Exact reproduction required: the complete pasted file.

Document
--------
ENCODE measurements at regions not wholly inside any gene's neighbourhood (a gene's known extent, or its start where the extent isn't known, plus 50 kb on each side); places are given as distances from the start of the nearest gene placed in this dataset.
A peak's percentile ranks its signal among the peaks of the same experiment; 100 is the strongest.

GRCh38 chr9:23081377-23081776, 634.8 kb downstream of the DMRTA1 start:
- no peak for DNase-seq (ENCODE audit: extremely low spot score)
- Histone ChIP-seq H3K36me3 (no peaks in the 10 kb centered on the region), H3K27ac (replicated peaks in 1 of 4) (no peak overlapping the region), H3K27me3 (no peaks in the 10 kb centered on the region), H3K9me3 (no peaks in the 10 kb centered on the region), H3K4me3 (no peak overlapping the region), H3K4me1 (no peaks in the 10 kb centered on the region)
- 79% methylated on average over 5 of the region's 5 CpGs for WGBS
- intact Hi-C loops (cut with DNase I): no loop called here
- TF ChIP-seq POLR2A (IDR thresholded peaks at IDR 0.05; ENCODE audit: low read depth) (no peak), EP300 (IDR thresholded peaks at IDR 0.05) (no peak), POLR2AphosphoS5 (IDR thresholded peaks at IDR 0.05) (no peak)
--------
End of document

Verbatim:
ENCODE measurements at regions not wholly inside any gene's neighbourhood (a gene's known extent, or its start where the extent isn't known, plus 50 kb on each side); places are given as distances from the start of the nearest gene placed in this dataset.
A peak's percentile ranks its signal among the peaks of the same experiment; 100 is the strongest.

GRCh38 chr9:23081377-23081776, 634.8 kb downstream of the DMRTA1 start:
- no peak for DNase-seq (ENCODE audit: extremely low spot score)
- Histone ChIP-seq H3K36me3 (no peaks in the 10 kb centered on the region), H3K27ac (replicated peaks in 1 of 4) (no peak overlapping the region), H3K27me3 (no peaks in the 10 kb centered on the region), H3K9me3 (no peaks in the 10 kb centered on the region), H3K4me3 (no peak overlapping the region), H3K4me1 (no peaks in the 10 kb centered on the region)
- 79% methylated on average over 5 of the region's 5 CpGs for WGBS
- intact Hi-C loops (cut with DNase I): no loop called here
- TF ChIP-seq POLR2A (IDR thresholded peaks at IDR 0.05; ENCODE audit: low read depth) (no peak), EP300 (IDR thresholded peaks at IDR 0.05) (no peak), POLR2AphosphoS5 (IDR thresholded peaks at IDR 0.05) (no peak)